MAYORKAS: We have sought to communicate with the governor but a partnership takes two.

FLORES (on camera): So the governor has not been responsive?

MAYORKAS: The governor has not been responsive.

FLORES (voice-over): Abbott's press secretary responded to Mayorkas saying, in part, "The Biden administration has made little to no effort to communicate or work with Texas to address their almost two- year-long border crisis. Only now is Secretary Mayorkas feigning attempts to reach out."

Back at the El Paso homeless shelter, Jimenez boards the city-provided bus to New York, the last leg of a grueling journey.

FLORES (on camera): Would you do it again?


FLORES (on camera): No?


FLORES (voice-over): She says she wouldn't because she has learned that having a humble life anywhere, surrounded by family, is more than enough.

Rosa Flores, CNN, El Paso, Texas.


ROMANS: Oh, Rosa, thank you for that report.

Still ahead, the welcomed surprise almost no one saw coming at the Apple iPhone event. And how can teachers and students overcome pandemic learning loss?



ROMANS: Teachers facing a new kind of challenge as we emerge from the pandemic -- learning loss in students, mostly from a lack of in-person classes in the early months of the COVID-19 pandemic. And the national data show it. It shows that children who were learning to read in the early days of COVID now have the lowest reading proficiency rates in about two decades.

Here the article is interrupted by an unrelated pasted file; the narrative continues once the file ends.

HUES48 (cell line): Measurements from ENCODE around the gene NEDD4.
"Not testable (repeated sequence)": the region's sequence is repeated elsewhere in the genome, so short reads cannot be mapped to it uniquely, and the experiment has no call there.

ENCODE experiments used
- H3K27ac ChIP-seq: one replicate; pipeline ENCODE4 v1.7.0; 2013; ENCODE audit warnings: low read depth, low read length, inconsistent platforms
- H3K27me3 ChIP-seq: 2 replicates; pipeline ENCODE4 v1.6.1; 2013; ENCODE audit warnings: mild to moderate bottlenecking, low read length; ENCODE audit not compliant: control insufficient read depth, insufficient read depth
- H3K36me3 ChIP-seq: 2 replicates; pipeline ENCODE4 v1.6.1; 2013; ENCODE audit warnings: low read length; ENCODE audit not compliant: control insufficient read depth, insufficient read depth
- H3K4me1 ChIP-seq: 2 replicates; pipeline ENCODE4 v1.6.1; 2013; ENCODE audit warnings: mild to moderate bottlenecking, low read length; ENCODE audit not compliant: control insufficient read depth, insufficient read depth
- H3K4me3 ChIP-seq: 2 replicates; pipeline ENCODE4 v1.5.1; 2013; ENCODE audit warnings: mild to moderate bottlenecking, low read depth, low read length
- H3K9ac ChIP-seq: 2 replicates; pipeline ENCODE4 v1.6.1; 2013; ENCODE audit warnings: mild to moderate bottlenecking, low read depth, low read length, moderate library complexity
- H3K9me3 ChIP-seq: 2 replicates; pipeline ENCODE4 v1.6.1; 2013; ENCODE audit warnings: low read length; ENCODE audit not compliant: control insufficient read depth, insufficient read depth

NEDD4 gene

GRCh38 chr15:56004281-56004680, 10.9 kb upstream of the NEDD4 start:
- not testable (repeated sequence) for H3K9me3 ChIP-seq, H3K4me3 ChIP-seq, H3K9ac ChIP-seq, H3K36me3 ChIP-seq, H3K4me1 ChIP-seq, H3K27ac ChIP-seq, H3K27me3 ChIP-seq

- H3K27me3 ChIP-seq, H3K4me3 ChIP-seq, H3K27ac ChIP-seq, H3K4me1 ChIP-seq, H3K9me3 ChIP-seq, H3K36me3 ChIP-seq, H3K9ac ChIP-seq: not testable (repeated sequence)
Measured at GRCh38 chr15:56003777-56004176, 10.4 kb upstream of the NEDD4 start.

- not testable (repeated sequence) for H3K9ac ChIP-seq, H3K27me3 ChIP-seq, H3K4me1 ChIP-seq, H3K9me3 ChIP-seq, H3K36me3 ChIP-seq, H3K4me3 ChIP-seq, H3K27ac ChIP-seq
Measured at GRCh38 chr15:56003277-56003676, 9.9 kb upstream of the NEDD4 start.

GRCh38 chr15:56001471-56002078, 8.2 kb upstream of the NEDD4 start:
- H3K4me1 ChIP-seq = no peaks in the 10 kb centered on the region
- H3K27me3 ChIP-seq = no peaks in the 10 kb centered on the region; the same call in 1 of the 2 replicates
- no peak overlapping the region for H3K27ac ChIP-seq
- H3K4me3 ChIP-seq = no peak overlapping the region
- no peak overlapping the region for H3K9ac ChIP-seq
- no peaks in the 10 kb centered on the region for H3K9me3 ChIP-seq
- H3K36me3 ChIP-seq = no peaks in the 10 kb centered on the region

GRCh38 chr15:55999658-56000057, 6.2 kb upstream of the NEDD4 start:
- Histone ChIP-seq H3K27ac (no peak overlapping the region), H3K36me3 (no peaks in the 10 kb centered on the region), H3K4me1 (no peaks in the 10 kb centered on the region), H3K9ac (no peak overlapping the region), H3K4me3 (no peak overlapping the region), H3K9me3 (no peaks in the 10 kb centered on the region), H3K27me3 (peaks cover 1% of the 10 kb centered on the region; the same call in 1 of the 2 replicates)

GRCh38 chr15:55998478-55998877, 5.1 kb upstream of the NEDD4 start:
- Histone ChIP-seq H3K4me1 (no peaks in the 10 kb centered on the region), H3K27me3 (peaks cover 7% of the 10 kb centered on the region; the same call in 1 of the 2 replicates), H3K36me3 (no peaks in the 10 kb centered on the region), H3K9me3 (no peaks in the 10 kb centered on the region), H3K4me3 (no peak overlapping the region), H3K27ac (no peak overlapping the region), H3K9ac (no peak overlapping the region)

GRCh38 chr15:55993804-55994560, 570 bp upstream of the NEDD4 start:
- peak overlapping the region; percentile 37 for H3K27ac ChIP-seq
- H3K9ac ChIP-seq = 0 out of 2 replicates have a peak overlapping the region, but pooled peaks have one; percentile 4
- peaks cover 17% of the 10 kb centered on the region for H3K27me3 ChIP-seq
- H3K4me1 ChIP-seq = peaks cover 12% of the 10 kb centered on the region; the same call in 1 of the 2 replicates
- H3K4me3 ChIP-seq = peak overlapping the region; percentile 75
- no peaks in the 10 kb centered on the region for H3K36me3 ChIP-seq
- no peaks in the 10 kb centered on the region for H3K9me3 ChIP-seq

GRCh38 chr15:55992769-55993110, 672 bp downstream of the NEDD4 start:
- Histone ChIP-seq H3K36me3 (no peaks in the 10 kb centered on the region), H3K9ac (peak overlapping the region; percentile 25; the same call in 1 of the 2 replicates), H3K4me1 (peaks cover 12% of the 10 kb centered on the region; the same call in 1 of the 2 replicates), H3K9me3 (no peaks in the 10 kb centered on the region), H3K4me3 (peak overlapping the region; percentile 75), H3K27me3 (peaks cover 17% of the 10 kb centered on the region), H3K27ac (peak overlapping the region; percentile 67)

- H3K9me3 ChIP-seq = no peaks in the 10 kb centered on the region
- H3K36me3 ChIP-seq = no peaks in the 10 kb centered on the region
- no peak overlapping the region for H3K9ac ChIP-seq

Let's bring in NPR correspondent Anya Kamenetz, author of "The Stolen Year: How COVID Changed Children's Lives and Where We Go Now." Anya, so good to have you on this morning.

The stats are pretty startling and we're going to show them. The Department of Education releasing data last Thursday showing that the reading scores for 9-year-olds are down, the sharpest decline in some 30 years. You can see the math scores there, too.

OK, how far behind are America's kids here? ANYA KAMENETZ, NPR EDUCATION CORRESPONDENT, AUTHOR, "THE STOLEN YEAR: HOW COVID CHANGED CHILDREN'S LIVES AND WHERE WE GO NOW" (via Webex by Cisco): I think it's reasonable to expect a few years of recovery before we resume the achievements trajectories that we had seen in years past. But it's not going to be automatic. The recovery happens if there's investment in extra learning time and in proven strategies to help kids succeed.

ROMANS: So we're going to have to work for it.

And we know that some states are implementing mandatory tutoring and new reading programs into the schools. And we know that those who can afford it have hired tutors.

I mean, this headline in The Wall Street Journal this morning really struck me -- "Wealthy Families Stick With Full-Time Tutors Hired Early in Pandemic. Upper-middle-class families, dissatisfied with K-12 schools, are signing up for the instruction as well."

That makes me real concerned about inequality in that -- in that recovery.

What do you think it's going to take to close that learning gap here?

KAMENETZ: I mean, it really underlines the inequities that we saw all the way through the pandemic, whether that meant access to hot meals or a safe place to be during the day, as well as the mental health issues that happen, both in rich and poor families, with certainly families with economic stresses, it really compounds.